December 17, 2013 3 min read
The main page is linked below.
A few interesting excerpts:
India as a modern nation-state covers the greater part of the South Asian peninsula, from theHimalayas in the north to the tip of Cape Comorin, about 3000 km to the south. However, as acultural-historical sphere, other modern states such as Pakistan, Nepal, Bangladesh and Sri Lanka,and even to some extent Burma, Thailand and Indonesia, share aspects of their manuscriptheritage with modern India. Countries such as Afghanistan and even western China, especiallyXinjiang Province, have been important sites of “Indian” manuscript discovery, and the Tibetanmanuscript tradition was strongly influenced by Indian Buddhist models. This is because thesesurrounding geographical areas participated in trade and cultural exchange with South Asia froma very early period, and especially because of the missionary activities of Buddhist monks.
How many Indian manuscripts are there? The National Mission for Manuscripts in New Delhiworks with a conservative figure of seven million manuscripts, and its database is approaching two million records. Foranyone coming to Indian studies from another field, these gargantuan figures are scarcelycredible.
The Jaina manuscript libraryat Koba in Gujarat, which only started publishing its catalogues in 2003, has an estimated 250,000manuscripts. The Sarasvati Bhavan Library in Benares has in excess of 100,000 manuscripts.There are 85,000 in various repositories in Delhi. There are about 50,000 manuscripts in theSarasvati Mahal library in Thanjavur in the far South.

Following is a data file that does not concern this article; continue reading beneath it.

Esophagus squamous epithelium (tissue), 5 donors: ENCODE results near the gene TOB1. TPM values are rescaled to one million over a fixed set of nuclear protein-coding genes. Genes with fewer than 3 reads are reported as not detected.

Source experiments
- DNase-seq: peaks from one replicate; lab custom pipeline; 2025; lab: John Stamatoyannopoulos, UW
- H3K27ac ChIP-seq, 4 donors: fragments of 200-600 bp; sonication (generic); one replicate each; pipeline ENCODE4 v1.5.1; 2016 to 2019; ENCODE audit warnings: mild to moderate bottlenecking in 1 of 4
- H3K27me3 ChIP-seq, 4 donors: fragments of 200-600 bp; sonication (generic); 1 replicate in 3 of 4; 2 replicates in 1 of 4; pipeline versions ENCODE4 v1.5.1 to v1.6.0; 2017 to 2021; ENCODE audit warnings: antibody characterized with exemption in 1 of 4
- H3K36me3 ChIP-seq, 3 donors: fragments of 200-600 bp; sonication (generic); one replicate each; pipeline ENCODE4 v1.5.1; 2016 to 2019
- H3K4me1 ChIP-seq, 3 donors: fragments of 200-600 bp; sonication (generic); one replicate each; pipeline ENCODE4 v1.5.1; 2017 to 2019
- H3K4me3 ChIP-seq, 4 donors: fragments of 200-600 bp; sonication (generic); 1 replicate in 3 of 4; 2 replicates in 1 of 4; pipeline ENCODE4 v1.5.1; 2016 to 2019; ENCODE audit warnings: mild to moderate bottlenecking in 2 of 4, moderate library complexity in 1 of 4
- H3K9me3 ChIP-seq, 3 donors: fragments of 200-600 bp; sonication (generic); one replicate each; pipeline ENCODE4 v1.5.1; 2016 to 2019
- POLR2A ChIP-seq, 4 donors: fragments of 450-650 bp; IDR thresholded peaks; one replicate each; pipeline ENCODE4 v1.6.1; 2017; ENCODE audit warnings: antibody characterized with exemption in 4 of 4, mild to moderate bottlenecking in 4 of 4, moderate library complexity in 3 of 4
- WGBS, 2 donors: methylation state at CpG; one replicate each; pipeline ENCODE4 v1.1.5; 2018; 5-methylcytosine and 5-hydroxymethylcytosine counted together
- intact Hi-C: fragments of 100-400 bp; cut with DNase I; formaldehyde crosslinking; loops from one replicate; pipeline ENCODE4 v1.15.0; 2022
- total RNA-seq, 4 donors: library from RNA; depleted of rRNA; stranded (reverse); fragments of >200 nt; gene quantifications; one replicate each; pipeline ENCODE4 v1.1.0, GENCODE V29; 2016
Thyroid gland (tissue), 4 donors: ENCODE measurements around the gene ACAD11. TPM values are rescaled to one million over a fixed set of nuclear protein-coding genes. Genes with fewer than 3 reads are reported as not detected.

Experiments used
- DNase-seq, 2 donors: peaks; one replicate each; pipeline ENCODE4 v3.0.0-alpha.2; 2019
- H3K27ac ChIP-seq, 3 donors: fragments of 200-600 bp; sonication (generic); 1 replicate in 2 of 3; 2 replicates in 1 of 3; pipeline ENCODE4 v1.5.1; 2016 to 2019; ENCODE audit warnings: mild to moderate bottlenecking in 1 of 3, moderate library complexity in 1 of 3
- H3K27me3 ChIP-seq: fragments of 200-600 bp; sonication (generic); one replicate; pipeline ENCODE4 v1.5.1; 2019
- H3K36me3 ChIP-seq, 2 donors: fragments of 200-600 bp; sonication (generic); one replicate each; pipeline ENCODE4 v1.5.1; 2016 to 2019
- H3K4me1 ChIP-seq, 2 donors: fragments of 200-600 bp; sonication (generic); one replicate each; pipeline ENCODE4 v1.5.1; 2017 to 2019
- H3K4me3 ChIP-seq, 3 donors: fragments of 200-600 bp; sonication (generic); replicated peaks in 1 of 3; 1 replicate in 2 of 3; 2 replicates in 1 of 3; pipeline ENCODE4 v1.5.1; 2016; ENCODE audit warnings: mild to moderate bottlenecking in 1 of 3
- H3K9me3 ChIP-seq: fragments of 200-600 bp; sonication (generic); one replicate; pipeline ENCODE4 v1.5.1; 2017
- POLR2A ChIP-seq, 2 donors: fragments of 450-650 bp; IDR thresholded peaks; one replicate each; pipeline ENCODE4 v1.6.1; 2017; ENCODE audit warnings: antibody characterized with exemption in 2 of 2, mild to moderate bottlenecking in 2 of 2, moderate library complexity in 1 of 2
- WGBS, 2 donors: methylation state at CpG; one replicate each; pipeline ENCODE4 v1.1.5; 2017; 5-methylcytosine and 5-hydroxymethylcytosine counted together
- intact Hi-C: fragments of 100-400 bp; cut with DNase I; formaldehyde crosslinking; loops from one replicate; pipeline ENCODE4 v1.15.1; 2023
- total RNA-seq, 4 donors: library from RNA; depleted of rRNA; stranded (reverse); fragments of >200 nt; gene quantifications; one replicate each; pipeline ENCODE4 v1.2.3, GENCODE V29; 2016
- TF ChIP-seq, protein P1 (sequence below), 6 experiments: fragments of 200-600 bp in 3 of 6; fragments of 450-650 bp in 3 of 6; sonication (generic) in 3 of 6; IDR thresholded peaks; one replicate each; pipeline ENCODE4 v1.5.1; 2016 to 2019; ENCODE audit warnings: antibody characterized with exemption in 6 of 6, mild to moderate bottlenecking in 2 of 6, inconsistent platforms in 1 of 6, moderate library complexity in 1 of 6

Aone-year pilot field-survey by the National Mission for Manuscripts in Delhi, during 2004-2005,documented 650,000 manuscripts distributed across 35,000 repositories in the states of Orissa,Bihar and Uttar Pradesh, and field participants in that project report that they only scratched thesurface.
The KobaTirth manuscript library, perhaps the largest single Indian manuscript collection in the world,has exemplary policies towards the promotion of scholarship, and one of the most advancedtechnical and administrative infrastructures. But there are exceptions. Negotiating access tomanuscript collections can be tortuous and bureaucratic, and sometimes even the most strenuousefforts fail. Some libraries are just inaccessible, locked with several padlocks whose key-holdersare scattered over a whole state (for example, the Jñāna Bhaṇḍāra in Jaisalmere). Others arelocked pending the resolution of family disputes that have lasted decades (the Anup Library inBikaner). Others are located in institutions that have little interest in Sanskrit scholarship (theWoolner Collection in Lahore), are paralysed by internal politics (the Sarasvati Bhavan, Varanasi),or charge prohibitive fees for non-Indian scholars (Baroda Oriental Institute). Reserves of patience, good will and time are the greatest assets inaccessing Indian manuscripts located in traditional settings.
[p.s. Reading this fascinated me totally. As an Indian and an Indophile the facts presented in this article are eye-openers for me. I had no idea that this much is being done in this area. And so I felt compelled to share this information in the words of the author for maximum impact. The complete article is worth a read]
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